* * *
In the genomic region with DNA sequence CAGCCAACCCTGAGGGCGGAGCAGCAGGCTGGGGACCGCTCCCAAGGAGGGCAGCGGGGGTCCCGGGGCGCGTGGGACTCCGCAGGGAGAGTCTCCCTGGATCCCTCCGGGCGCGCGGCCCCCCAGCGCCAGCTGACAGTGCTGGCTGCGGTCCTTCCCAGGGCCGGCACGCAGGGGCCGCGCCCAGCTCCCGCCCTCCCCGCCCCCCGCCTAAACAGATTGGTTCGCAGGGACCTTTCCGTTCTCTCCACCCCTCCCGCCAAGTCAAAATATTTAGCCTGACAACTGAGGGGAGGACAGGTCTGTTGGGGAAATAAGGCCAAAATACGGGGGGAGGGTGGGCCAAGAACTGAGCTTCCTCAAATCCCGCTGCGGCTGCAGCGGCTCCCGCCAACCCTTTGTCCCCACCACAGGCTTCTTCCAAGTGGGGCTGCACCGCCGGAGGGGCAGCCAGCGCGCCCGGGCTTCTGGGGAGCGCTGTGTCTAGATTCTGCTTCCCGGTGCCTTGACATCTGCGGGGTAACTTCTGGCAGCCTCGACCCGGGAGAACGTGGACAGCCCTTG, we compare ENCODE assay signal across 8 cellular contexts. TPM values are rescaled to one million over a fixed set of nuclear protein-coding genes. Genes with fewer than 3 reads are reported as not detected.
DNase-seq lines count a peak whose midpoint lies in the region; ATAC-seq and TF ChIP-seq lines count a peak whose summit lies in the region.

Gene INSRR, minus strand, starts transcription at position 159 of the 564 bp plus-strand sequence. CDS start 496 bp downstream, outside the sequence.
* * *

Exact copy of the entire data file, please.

In the genomic region with DNA sequence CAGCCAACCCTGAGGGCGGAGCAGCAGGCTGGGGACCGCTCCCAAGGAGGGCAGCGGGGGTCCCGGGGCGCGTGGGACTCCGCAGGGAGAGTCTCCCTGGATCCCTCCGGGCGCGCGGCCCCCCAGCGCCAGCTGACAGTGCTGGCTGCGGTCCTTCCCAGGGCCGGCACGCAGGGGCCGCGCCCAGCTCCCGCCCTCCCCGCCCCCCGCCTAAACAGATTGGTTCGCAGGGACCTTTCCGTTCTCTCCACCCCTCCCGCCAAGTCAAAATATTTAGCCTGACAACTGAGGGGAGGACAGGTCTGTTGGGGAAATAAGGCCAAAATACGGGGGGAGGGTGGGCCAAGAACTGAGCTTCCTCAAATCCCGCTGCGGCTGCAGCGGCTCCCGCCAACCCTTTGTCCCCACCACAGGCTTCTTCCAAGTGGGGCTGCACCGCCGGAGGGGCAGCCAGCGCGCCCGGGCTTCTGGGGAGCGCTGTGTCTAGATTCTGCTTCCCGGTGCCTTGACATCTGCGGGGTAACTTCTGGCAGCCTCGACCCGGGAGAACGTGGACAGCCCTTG, we compare ENCODE assay signal across 8 cellular contexts. TPM values are rescaled to one million over a fixed set of nuclear protein-coding genes. Genes with fewer than 3 reads are reported as not detected.
DNase-seq lines count a peak whose midpoint lies in the region; ATAC-seq and TF ChIP-seq lines count a peak whose summit lies in the region.

Gene INSRR, minus strand, starts transcription at position 159 of the 564 bp plus-strand sequence. CDS start 496 bp downstream, outside the sequence.